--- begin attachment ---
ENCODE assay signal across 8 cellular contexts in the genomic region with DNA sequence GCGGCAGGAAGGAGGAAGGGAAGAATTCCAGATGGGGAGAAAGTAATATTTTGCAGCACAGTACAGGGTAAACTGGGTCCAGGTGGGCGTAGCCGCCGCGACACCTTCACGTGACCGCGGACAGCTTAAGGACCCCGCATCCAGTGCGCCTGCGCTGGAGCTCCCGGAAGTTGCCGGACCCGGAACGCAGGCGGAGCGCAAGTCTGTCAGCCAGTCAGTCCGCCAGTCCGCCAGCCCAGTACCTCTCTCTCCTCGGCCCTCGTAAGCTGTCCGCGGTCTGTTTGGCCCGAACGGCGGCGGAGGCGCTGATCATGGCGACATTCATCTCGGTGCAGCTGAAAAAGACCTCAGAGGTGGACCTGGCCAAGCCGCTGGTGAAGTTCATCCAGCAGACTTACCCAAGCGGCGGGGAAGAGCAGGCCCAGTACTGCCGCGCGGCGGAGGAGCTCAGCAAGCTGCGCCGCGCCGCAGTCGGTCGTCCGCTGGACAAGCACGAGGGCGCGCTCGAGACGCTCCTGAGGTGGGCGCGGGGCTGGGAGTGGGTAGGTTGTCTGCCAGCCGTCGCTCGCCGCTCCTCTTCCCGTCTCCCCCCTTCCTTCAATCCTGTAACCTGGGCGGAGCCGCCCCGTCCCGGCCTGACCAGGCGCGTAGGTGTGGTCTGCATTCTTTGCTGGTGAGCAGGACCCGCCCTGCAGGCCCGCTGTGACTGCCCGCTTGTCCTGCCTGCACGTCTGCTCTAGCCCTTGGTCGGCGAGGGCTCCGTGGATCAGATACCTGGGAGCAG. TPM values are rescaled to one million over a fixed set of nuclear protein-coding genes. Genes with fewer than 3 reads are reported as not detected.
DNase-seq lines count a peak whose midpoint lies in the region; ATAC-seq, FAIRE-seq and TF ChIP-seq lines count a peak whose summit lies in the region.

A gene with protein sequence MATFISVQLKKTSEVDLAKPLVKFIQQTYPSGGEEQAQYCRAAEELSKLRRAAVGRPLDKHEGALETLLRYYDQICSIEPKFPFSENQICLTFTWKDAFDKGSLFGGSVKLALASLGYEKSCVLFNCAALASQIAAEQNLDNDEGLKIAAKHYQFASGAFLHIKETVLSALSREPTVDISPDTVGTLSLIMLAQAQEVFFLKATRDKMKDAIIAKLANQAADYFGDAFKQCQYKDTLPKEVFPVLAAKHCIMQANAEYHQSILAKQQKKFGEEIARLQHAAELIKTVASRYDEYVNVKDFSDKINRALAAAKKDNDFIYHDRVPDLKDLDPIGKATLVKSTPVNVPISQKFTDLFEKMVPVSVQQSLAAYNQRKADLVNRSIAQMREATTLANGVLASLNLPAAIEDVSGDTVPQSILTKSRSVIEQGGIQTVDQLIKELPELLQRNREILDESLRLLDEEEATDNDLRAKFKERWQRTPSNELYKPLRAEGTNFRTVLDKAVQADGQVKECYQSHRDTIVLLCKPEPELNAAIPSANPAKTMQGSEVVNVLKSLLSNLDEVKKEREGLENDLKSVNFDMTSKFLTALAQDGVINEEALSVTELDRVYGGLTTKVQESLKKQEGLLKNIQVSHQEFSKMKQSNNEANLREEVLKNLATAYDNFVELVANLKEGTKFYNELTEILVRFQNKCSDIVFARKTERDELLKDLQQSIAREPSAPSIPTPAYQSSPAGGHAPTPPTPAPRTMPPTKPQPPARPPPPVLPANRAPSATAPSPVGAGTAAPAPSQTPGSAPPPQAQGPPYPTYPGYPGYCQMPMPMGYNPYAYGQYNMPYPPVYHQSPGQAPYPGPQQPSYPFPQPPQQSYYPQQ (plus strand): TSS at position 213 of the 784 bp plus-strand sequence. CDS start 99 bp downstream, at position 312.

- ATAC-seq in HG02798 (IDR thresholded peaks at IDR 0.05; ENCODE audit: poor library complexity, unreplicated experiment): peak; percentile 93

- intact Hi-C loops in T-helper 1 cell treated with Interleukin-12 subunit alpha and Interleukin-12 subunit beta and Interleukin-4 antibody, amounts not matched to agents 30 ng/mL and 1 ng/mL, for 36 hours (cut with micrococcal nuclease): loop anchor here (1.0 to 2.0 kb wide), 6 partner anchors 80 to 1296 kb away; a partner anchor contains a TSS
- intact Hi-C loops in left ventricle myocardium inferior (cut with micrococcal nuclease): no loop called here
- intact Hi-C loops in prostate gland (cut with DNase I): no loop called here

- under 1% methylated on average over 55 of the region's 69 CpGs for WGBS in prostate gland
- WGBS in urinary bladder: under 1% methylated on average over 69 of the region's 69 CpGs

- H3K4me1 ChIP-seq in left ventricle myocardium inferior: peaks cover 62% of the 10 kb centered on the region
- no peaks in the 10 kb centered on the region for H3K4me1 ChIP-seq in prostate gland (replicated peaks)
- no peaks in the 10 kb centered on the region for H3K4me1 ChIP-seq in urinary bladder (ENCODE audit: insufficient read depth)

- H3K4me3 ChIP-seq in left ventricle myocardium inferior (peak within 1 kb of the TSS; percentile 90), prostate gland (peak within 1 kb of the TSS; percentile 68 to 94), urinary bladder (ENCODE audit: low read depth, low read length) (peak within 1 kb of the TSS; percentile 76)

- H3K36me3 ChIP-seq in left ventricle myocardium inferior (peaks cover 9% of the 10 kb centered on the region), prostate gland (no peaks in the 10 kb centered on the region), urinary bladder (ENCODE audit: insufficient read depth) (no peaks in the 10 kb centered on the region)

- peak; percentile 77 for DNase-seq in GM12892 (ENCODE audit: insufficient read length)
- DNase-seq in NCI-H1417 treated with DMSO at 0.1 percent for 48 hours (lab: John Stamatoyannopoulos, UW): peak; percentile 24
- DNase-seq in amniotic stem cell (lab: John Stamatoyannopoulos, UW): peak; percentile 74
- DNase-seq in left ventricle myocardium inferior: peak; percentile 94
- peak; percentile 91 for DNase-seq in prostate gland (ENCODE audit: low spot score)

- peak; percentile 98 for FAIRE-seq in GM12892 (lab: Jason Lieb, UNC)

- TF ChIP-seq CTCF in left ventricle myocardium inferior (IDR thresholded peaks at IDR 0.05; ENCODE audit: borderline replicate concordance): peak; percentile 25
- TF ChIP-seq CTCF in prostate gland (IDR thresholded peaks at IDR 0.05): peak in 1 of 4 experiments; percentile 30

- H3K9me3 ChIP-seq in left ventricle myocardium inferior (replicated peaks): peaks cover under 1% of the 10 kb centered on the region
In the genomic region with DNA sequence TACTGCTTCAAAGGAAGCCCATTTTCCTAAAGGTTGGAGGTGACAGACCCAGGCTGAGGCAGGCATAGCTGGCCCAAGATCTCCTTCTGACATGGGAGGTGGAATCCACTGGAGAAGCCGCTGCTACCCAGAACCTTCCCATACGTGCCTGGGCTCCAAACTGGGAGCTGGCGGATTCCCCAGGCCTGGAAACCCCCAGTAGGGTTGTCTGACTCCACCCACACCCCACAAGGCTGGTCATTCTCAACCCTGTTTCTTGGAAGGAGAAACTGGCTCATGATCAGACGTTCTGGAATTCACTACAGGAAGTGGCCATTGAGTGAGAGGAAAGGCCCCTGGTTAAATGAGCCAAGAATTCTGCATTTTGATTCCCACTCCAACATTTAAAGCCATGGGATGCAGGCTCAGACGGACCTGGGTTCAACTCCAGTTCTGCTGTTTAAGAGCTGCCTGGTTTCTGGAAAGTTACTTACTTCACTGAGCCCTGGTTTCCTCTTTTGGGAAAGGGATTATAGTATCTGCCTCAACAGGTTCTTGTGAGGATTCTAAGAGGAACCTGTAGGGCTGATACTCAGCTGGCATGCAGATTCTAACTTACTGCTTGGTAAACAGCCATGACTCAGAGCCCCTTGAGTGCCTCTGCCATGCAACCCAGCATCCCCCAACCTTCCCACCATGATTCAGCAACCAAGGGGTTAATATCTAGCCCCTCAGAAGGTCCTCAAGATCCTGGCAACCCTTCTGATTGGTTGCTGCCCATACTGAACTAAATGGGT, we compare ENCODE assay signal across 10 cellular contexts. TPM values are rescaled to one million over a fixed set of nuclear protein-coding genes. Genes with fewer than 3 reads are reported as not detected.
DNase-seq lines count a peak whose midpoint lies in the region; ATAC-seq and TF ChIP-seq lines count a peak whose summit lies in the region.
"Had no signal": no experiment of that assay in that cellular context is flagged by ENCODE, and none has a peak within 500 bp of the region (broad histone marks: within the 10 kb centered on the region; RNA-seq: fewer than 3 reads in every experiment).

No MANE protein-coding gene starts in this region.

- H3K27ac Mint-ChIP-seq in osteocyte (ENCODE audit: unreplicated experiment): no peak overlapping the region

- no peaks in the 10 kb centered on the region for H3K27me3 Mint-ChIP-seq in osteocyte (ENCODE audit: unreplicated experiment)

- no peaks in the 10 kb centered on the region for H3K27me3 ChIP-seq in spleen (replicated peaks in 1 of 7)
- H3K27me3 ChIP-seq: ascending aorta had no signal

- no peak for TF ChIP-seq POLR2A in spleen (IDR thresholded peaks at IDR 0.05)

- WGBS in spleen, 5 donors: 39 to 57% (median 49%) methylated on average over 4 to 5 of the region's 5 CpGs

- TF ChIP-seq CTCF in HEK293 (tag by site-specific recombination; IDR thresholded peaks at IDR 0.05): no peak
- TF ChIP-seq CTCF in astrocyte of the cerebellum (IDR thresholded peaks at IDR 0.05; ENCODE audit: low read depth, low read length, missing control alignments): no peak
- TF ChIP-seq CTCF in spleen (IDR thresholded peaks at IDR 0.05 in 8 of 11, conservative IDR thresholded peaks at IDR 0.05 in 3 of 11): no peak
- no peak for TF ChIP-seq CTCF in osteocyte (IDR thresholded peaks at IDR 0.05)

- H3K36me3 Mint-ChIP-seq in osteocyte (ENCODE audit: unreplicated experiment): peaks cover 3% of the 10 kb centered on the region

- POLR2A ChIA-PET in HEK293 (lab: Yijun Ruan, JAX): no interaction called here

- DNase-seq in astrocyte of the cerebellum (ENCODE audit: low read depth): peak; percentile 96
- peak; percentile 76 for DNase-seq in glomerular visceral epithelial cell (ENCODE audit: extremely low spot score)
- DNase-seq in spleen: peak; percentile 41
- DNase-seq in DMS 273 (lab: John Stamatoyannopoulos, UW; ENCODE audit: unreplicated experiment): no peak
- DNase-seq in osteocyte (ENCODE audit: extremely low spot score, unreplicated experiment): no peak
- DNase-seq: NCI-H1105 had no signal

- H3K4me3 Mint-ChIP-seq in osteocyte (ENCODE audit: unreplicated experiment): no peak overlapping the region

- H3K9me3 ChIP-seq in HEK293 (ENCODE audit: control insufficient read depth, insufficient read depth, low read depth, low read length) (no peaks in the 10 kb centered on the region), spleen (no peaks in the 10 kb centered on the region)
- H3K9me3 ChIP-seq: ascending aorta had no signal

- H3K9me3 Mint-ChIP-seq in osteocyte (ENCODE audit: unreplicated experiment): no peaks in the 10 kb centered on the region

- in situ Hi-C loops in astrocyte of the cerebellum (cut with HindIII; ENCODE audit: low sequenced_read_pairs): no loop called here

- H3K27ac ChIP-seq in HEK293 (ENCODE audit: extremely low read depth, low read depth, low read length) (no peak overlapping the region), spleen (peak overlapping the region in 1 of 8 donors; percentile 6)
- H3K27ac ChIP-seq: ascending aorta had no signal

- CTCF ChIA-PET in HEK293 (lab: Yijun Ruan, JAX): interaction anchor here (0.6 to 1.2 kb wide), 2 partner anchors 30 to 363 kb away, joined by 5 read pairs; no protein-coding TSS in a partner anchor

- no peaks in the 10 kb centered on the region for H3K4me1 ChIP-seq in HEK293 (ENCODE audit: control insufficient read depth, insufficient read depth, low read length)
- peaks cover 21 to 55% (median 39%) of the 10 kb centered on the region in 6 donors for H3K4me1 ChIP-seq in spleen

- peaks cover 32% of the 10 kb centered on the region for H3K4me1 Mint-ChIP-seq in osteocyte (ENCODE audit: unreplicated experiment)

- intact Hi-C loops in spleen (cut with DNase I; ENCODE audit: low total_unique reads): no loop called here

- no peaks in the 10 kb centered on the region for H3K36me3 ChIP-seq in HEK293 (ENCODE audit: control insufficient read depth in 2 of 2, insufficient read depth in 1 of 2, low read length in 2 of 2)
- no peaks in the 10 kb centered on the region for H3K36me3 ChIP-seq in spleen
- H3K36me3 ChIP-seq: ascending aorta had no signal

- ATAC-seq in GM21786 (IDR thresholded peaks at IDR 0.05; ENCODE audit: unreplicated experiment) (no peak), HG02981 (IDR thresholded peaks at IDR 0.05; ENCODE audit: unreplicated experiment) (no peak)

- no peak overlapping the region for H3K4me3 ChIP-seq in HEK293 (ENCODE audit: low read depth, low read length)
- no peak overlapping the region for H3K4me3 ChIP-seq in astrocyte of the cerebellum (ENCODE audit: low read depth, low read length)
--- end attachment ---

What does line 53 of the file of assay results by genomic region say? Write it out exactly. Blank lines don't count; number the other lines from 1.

- CTCF ChIA-PET in HEK293 (lab: Yijun Ruan, JAX): interaction anchor here (0.6 to 1.2 kb wide), 2 partner anchors 30 to 363 kb away, joined by 5 read pairs; no protein-coding TSS in a partner anchor